Here’s what I mean by maybe not a good kind of different. I recall watching the murdered girl’s mom (can’t remember her name, I think she’s credited as hysterical woman) cry for an overly long time. Like five straight minutes of crying. Loud, shrieking crying. I just sat there waiting for scene to end so that we could move on to a character that doesn’t communicate through dolphin screeches. But no, she just kept on wailing like a goddamn banshee. Then I tried to get really introspective about the whole thing. Maybe David Lynch is refusing to let me off the hook. I have to sit here and feel this poor woman’s pain. Or maybe he’s just trying to figure out how to fill an hour. Also, the ambient music just never seemed to fit the scene in which it was playing. And do I really need a slow dramatic close up of every character? I dunno, maybe I do. Why must every character get five minutes of precious screen time? I don’t care that you hired a deputy with Down syndrome and I don’t need to see you demonstrating it repeatedly! So around the time that the mourning mom-banshee halted her squealing, my WI-FI went out. I decided to obey the omen and go to bed rather than fix the connection and continue with what was an all-together strange experience.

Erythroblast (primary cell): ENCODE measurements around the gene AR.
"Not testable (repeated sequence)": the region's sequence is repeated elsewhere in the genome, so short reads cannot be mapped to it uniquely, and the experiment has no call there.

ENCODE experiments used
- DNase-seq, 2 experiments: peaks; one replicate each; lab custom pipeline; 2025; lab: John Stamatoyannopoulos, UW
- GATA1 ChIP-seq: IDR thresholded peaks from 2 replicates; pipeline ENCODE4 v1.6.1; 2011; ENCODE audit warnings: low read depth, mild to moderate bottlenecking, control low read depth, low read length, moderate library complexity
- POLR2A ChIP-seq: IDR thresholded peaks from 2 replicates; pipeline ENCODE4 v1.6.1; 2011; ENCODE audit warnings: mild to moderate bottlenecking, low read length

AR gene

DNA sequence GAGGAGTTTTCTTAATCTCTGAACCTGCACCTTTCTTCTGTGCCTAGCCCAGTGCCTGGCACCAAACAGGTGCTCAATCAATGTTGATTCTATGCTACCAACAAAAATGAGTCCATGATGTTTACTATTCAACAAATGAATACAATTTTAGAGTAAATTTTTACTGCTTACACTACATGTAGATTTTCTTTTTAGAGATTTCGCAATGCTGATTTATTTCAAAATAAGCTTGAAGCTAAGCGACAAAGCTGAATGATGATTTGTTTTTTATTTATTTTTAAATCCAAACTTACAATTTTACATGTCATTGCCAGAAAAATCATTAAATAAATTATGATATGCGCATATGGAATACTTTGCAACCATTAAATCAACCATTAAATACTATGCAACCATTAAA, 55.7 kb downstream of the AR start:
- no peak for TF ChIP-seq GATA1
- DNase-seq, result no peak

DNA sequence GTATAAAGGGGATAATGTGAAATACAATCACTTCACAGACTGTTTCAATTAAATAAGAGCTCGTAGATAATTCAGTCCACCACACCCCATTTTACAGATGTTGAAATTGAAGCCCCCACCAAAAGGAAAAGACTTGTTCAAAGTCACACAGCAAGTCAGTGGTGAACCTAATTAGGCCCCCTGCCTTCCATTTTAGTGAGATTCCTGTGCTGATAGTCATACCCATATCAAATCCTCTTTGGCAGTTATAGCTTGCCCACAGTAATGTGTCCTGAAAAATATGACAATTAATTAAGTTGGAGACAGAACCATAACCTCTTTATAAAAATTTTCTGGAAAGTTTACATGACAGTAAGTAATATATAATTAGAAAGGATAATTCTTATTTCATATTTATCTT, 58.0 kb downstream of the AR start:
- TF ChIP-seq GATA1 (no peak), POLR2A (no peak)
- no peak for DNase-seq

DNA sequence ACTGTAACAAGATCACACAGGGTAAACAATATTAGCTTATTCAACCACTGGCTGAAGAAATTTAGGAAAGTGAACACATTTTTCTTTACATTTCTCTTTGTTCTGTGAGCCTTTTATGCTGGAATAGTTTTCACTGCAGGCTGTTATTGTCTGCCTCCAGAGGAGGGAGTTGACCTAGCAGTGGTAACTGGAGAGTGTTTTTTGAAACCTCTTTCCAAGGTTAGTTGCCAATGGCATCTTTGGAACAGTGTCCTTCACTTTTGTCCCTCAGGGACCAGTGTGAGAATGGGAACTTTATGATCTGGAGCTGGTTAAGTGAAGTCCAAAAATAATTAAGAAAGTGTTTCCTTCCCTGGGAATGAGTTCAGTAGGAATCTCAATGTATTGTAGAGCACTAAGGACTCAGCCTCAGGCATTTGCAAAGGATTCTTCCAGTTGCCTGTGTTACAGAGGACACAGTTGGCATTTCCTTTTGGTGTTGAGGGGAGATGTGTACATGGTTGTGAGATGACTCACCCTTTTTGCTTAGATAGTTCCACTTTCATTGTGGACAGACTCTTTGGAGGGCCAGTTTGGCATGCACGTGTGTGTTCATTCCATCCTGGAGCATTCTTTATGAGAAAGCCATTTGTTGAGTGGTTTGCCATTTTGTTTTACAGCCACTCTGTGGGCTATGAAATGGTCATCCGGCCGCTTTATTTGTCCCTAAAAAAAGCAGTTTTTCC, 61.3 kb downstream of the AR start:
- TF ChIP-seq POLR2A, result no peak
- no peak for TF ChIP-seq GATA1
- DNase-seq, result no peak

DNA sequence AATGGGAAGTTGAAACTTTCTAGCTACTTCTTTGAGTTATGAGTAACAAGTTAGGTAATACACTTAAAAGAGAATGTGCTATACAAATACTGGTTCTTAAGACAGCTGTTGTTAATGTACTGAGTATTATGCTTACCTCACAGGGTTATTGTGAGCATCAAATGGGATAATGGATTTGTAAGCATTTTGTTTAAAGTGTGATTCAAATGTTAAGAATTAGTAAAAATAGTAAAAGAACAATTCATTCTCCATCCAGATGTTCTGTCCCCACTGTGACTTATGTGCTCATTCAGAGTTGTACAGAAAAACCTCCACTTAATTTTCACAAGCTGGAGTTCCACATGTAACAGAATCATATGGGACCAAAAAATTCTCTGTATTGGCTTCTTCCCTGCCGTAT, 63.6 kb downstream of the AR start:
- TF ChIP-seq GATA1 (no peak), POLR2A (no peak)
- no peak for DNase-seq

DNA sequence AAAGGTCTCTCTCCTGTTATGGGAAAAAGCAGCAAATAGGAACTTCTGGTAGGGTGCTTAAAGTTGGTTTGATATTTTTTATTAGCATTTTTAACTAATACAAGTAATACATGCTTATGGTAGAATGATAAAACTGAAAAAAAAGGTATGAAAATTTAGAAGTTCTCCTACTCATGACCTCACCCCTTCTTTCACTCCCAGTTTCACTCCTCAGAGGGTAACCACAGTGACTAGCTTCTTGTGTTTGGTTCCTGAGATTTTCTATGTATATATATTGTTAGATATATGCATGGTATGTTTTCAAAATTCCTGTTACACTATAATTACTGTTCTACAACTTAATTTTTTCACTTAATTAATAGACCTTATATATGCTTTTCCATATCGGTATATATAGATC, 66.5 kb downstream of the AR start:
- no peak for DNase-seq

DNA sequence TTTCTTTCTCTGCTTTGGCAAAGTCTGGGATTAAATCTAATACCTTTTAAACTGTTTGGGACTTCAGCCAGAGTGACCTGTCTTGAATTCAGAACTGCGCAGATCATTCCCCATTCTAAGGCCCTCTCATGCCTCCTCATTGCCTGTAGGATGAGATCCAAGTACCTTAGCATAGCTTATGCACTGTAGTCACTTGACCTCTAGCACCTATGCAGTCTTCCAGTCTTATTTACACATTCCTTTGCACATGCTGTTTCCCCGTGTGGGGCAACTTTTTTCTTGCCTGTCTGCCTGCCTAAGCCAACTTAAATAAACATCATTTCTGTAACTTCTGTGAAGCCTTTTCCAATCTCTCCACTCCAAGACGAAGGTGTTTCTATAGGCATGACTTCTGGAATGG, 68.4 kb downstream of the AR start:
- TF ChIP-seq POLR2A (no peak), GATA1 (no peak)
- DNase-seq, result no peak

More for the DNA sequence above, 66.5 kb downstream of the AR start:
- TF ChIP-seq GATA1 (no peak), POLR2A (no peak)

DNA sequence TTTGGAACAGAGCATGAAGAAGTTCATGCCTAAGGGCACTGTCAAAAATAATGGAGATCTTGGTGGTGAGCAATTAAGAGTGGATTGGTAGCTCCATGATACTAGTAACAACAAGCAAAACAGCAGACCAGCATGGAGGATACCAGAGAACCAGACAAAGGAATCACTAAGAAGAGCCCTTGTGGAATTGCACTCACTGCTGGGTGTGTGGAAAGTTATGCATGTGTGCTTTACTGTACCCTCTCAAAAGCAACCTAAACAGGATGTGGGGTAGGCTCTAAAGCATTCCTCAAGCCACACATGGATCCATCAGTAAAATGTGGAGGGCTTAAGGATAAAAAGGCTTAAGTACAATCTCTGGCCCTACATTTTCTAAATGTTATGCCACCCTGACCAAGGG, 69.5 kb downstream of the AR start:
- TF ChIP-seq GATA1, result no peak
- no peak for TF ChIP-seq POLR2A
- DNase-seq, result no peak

I awoke the next morning in a cold sweat. My faith in my friends was shaken and now at an all time low. How could so many people recommend a strange show that had the pacing of a quadriplegic tree sloth? Why did that crazy lady have an eye patch? Also, why was she being such a bitch to the bad guy from Under Seige 2: DarkTerritory? Why was everyone overacting so hard? Was there a talent scout on set that day? And my God the hair. So very early 90’s. What was I missing? Why didn’t I “get it”? How could my friends and Netflix be so wrong? Why am I here right now? Is there a God? Why did the Pope just quit? Was it because there’s no God? Was he going to be on the next Scandal Makers? I’m just so scared right now and Twin Peaks is the cause of it all.